ERIC Number: ED330773
Record Type: Non-Journal
Publication Date: 1989-Dec
Reference Count: N/A
Youth Development: A Case Study from Honduras.
This case study documents the experiences of a Peace Corps volunteer who worked as a Youth Development volunteer with disadvantaged institutionalized youth in Honduras. Youth Development volunteers provide direct services in the areas of vocational education, recreational programming, informal education, and counseling. Many are assigned to residential youth centers for homeless, abused, or abandoned children, where they work closely with host-country counterparts. Each volunteer should develop a deliberate and well-informed practice theory based on both research in the field of child development and personal experience. Most residential programs for homeless youth are total institutions where children are isolated from family and peers. Such institutions often aggravate the problems of the youth they were designed to help. Public education could provide needed social interaction, but most disadvantaged youth require special assessment and remedial support to overcome learning disabilities. Vocational education programs should be a major part of the residential program; however, income-generating projects that use student labor must be approached with caution. Recreation and leisure skills are also important to healthy child development. The following special programs are described: (1) gardens and small animal projects; (2) youth empowerment projects; (3) libraries; (4) reading programs; (5) fund raising; (6) environmental education; (7) clubhouses; and (8) sibling care. Three illustrations are included. A 44-item bibliography is appended. (FMW)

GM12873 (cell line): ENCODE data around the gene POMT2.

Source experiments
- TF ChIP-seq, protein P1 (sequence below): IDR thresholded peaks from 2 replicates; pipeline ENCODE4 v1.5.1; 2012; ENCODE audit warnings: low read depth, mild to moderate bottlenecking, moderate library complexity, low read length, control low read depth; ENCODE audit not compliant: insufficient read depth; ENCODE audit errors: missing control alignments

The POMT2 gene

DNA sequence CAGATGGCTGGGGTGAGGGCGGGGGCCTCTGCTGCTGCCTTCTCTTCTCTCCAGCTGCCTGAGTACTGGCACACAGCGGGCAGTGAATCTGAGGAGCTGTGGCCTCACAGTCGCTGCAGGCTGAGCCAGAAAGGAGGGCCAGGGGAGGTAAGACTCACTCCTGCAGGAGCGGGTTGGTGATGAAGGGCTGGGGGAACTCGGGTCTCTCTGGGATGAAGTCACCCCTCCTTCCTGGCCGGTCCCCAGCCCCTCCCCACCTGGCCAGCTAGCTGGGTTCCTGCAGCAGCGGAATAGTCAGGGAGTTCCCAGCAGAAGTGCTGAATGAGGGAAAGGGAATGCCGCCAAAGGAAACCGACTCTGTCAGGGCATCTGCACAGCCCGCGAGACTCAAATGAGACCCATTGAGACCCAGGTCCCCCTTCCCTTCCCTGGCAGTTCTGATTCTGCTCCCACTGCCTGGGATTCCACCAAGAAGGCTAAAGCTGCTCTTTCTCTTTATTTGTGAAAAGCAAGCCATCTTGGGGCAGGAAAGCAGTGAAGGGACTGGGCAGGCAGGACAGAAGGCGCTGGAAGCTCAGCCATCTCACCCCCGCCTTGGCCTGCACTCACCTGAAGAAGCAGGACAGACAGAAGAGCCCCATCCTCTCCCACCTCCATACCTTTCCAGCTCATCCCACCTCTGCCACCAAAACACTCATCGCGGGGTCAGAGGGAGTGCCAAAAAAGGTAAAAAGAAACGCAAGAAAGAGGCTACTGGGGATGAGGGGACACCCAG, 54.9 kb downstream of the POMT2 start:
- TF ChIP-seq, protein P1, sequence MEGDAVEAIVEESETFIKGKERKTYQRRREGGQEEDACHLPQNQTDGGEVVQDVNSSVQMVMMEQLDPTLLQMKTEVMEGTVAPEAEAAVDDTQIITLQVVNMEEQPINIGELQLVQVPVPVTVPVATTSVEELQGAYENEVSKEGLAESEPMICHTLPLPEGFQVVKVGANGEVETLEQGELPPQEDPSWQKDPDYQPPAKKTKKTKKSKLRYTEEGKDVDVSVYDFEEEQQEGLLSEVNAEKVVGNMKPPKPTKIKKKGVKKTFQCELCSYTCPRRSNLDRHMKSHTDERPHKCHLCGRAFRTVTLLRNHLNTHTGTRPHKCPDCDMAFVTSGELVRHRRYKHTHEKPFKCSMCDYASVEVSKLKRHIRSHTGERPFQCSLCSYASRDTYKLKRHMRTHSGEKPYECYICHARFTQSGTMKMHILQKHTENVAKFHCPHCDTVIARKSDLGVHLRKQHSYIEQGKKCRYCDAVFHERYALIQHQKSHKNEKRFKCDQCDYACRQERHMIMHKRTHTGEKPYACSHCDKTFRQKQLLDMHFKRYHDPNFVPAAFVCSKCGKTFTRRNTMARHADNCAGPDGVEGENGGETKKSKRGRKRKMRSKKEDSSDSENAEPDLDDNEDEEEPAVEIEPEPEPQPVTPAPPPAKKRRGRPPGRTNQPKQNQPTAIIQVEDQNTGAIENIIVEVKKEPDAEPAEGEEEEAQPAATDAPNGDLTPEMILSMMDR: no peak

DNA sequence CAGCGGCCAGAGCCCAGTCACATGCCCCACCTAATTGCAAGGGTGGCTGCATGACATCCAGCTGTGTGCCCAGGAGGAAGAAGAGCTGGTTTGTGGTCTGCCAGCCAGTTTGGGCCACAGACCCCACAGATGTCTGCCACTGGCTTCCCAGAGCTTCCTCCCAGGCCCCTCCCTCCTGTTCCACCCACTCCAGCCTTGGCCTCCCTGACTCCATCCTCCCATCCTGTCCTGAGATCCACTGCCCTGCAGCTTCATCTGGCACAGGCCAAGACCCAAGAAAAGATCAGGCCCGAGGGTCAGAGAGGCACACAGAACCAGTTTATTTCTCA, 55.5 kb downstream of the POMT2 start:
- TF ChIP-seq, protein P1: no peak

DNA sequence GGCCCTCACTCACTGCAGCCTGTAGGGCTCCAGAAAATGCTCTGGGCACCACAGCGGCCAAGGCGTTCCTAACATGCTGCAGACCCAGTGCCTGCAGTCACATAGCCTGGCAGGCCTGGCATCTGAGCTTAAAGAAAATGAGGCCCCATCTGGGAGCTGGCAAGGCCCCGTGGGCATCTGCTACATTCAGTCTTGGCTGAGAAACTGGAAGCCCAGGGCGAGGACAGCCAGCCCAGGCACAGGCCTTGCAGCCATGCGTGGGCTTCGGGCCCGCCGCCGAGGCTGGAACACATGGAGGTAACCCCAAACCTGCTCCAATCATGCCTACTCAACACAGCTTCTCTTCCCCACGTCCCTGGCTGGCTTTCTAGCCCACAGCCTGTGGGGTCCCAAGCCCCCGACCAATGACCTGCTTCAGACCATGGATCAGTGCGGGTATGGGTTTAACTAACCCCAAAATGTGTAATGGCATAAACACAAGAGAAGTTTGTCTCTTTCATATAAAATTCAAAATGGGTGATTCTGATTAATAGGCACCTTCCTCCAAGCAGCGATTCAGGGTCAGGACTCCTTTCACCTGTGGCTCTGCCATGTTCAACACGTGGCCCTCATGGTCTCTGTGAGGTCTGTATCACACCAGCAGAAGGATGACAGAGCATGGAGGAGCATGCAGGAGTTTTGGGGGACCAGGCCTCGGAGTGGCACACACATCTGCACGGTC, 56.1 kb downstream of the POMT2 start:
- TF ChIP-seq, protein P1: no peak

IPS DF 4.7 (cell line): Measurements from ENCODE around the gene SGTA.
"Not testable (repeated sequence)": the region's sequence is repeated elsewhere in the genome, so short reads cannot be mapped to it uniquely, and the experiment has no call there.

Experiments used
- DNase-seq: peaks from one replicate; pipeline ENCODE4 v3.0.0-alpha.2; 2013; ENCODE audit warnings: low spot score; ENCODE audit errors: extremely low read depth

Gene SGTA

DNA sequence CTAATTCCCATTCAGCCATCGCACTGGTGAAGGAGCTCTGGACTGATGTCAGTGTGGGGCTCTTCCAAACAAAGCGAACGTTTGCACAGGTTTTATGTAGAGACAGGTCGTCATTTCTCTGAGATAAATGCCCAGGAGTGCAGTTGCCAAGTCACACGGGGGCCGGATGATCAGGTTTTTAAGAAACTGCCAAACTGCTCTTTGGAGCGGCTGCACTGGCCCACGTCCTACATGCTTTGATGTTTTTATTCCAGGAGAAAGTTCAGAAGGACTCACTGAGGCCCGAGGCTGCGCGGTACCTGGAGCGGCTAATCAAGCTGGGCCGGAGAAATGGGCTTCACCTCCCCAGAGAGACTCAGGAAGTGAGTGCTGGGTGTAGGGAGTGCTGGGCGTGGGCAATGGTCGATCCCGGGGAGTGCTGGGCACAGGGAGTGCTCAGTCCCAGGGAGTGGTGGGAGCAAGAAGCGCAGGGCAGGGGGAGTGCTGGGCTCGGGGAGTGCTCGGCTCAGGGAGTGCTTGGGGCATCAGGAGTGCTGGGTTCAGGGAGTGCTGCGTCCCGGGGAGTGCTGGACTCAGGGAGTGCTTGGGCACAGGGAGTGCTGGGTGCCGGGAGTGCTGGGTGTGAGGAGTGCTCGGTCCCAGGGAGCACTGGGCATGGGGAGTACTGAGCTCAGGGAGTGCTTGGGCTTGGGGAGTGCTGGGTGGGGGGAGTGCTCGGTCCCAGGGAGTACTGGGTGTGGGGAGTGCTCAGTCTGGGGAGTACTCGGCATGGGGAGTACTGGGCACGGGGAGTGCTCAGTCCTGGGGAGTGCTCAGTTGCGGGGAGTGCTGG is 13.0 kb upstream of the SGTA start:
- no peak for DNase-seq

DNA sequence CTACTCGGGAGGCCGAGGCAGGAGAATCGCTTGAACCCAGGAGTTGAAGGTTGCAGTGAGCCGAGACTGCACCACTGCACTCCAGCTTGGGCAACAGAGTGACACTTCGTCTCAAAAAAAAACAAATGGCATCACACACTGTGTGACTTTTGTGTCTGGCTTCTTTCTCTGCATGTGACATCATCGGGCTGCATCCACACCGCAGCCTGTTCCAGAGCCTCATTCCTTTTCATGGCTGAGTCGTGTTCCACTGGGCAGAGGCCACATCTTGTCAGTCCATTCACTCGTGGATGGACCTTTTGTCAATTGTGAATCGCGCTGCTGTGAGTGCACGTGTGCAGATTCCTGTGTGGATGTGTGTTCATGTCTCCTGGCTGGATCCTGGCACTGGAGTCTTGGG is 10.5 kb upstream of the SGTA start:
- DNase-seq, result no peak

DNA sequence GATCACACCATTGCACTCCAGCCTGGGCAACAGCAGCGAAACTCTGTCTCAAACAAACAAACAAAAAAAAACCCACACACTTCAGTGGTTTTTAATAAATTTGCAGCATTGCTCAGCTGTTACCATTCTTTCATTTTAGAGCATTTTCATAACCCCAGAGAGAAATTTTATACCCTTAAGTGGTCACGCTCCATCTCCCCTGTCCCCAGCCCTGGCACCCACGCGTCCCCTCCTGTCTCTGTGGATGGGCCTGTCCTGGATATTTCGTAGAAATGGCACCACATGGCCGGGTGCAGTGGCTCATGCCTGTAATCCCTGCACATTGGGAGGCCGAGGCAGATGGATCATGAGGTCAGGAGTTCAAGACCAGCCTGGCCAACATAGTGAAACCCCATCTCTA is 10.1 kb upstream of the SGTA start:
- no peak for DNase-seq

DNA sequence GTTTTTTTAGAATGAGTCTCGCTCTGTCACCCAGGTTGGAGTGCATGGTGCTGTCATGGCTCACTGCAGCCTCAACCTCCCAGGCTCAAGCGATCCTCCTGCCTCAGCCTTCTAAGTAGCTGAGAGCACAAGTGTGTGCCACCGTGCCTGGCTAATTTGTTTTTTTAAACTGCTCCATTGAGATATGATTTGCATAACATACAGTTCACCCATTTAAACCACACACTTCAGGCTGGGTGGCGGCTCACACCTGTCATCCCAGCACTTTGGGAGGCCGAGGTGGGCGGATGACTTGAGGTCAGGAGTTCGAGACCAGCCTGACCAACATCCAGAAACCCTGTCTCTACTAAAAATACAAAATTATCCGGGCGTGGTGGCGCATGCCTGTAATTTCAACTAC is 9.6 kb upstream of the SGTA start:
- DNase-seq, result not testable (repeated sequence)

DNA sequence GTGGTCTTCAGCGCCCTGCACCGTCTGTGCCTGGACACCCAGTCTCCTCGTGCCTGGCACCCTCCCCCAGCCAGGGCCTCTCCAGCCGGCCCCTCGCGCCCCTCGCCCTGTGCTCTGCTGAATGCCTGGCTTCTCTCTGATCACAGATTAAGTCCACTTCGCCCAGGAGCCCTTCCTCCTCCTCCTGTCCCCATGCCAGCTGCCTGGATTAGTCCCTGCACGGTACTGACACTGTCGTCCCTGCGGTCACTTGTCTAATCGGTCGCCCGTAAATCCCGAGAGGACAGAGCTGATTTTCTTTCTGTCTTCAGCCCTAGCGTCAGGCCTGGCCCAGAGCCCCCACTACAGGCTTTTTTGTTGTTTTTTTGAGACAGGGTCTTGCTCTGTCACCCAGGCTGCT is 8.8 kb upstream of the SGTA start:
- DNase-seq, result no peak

Publication Type: Opinion Papers
Education Level: N/A
Authoring Institution: Peace Corps, Washington, DC. Information Collection and Exchange Div.
Identifiers - Location: Honduras